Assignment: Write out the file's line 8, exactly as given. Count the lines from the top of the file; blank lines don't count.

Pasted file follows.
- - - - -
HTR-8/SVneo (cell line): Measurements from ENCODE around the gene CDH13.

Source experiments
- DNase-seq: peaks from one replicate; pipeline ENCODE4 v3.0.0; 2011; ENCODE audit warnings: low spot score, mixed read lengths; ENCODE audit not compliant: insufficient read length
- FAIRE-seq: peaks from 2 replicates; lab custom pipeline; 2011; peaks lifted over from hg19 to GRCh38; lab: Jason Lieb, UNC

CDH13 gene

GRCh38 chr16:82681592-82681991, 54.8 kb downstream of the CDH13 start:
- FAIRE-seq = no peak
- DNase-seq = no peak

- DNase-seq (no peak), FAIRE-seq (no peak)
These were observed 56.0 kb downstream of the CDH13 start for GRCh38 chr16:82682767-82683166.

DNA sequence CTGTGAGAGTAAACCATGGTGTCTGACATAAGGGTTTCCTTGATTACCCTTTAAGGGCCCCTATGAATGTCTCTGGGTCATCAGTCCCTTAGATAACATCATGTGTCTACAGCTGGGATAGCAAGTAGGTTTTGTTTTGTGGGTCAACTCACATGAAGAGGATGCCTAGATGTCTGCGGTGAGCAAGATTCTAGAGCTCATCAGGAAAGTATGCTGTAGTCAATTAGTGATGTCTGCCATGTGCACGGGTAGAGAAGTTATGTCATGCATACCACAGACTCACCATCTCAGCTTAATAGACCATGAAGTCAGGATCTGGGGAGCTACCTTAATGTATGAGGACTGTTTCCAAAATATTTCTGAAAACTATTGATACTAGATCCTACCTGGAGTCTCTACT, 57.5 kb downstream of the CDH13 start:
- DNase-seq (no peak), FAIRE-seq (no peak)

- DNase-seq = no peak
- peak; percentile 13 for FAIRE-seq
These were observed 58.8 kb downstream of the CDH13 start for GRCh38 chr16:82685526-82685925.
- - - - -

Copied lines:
- DNase-seq = no peak